Western society (at least in the United States) has gone from eating hundreds, if not thousands, of different varieties of vegetables, to the few, standard vegetables found at most dinner tables. The choice is limited because most of our food is grown on large, corporate-owned and monocultural farms. Such a farm would grow, for example, only one or at the most two types of tomatoes, all hybrids designed for high-yield and the ability to be tough enough to fight off disease and travel long distances. Taste and nutrition are not at the top of the corporate goals.
“Heirloom” (non-hybrid vegetables popular before the industrialization of agriculture) seed companies and organizations seek to preserve the original biodiversity, and promote sustainable, organic agriculture with traditional, vegetable, flower and herb seeds, all organic, non-hybrid, and non-genetically modified. Why? Because the foods produced are healthier and tastier. (Have you experienced the difference in taste between an organic heirloom tomato and a long-traveled supermarket tomato?) In the long-run, heirloom produce is more likely to survive and thrive in a changing environment than hybrids.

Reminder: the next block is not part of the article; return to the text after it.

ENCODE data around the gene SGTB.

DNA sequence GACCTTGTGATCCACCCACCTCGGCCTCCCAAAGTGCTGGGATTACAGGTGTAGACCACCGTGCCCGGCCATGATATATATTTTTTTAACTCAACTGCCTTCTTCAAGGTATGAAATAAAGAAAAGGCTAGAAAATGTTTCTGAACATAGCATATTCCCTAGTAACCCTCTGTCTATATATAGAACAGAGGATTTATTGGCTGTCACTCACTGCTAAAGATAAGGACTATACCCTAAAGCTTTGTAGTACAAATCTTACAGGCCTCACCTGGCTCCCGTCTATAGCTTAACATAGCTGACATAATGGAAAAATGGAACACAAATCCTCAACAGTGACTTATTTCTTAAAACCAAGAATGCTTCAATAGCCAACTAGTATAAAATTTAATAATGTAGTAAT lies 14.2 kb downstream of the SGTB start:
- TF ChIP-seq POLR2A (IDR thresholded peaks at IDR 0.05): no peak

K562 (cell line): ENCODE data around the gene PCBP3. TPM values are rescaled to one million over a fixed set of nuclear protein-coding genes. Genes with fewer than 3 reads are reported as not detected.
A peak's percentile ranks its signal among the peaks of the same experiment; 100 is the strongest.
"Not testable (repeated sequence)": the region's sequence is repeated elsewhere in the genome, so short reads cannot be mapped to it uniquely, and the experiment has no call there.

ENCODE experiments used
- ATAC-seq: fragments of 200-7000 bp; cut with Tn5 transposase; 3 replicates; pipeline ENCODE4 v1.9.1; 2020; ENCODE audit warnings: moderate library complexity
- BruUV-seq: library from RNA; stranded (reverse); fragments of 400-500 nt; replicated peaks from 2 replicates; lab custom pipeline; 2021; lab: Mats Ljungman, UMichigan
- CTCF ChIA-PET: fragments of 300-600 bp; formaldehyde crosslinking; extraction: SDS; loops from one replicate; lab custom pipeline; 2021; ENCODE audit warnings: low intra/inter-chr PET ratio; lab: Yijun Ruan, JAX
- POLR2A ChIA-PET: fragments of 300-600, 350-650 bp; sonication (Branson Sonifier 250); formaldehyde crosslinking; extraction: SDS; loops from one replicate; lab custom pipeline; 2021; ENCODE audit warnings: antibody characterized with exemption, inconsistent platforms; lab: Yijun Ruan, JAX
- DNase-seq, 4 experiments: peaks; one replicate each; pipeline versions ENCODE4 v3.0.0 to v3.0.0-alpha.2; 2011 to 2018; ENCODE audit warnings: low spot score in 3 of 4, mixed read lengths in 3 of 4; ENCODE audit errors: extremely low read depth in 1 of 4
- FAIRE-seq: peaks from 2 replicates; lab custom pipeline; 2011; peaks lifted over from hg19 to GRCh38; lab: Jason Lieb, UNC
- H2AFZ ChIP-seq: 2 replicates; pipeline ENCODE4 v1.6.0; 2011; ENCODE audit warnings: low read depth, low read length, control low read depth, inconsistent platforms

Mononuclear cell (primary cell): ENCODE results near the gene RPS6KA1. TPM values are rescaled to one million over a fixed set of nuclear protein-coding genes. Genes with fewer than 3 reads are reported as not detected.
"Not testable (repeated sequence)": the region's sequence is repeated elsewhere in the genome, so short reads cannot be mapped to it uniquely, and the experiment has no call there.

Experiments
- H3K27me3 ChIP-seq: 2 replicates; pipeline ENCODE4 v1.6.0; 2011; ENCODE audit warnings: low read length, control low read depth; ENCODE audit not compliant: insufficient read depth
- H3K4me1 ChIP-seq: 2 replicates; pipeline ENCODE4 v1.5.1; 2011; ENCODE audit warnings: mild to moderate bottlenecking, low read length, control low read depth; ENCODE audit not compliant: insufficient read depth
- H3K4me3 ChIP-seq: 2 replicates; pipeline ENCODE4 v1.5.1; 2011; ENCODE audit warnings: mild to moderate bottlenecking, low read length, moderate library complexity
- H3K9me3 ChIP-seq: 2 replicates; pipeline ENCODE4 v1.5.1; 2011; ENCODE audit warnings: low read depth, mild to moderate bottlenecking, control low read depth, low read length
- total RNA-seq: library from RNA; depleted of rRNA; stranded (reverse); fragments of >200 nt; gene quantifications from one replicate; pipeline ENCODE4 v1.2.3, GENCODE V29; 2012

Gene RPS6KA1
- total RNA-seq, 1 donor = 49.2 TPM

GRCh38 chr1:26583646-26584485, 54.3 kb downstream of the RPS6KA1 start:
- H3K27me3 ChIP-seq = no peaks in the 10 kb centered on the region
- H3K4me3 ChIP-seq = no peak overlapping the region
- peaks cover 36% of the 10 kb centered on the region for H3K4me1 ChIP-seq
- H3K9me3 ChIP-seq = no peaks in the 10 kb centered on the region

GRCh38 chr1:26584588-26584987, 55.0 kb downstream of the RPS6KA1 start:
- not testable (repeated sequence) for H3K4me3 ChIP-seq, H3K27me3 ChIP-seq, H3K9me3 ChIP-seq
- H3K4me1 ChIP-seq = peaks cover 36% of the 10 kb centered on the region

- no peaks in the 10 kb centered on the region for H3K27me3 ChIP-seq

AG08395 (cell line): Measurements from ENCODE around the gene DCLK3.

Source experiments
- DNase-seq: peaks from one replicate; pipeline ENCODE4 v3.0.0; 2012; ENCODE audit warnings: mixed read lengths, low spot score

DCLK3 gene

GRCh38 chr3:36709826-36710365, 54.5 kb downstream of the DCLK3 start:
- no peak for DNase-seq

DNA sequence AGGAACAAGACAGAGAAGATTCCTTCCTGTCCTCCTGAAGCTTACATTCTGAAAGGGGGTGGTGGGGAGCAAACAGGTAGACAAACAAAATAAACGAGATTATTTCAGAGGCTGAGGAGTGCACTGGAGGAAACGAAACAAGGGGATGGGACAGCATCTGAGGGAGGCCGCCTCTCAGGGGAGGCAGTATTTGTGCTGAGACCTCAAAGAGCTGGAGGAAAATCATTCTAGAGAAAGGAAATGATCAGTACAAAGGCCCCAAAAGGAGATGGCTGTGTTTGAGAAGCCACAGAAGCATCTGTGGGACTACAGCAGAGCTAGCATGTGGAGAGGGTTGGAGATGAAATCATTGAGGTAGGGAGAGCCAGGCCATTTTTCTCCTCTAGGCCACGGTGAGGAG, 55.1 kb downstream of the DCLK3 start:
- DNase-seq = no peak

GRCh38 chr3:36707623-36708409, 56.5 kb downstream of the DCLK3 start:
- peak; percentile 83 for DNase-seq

Organic Seed Alliance
Supporting the ethical stewardship and development of seed.
Seeds of Change
Organic seeds, products and information.